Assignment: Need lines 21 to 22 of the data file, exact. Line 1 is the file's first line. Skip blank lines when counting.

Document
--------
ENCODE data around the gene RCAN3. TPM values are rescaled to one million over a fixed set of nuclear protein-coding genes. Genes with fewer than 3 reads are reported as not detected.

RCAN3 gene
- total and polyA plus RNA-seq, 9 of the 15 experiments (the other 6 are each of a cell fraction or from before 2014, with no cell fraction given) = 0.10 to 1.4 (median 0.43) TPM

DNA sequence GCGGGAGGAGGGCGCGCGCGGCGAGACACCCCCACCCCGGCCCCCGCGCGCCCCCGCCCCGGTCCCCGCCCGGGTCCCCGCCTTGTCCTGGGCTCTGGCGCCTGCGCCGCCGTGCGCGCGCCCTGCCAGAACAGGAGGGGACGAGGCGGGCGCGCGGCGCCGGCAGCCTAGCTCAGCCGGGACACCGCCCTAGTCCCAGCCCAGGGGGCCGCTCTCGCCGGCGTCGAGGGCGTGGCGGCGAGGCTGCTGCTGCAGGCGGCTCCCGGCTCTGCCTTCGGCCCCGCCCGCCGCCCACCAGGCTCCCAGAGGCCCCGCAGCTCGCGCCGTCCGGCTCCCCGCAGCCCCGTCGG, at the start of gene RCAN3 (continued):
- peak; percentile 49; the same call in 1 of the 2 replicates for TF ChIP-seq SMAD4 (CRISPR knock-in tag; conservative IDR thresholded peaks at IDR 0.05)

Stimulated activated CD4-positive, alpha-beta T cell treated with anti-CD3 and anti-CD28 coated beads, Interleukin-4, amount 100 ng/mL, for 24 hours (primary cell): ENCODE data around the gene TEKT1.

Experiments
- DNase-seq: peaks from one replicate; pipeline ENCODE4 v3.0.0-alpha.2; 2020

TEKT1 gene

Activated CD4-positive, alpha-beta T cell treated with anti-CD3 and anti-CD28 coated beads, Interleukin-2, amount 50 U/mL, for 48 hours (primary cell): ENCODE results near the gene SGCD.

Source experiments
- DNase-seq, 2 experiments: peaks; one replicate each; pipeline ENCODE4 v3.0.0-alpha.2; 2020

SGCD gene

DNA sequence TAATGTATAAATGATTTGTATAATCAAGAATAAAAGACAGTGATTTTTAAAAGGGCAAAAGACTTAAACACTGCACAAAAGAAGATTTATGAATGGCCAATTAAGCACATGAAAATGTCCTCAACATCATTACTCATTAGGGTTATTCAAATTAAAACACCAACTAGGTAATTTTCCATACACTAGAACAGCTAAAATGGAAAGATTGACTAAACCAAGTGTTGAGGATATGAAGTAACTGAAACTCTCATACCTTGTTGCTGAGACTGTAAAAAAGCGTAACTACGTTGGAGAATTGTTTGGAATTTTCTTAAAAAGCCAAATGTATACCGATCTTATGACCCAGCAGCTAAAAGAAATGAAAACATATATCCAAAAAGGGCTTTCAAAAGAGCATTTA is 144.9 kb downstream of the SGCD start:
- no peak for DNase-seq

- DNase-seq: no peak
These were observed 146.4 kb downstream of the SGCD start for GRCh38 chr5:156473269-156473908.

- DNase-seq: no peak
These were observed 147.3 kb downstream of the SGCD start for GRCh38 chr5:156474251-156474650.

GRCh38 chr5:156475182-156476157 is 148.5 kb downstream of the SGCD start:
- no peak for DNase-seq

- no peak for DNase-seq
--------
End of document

- no peak for DNase-seq

- no peak for DNase-seq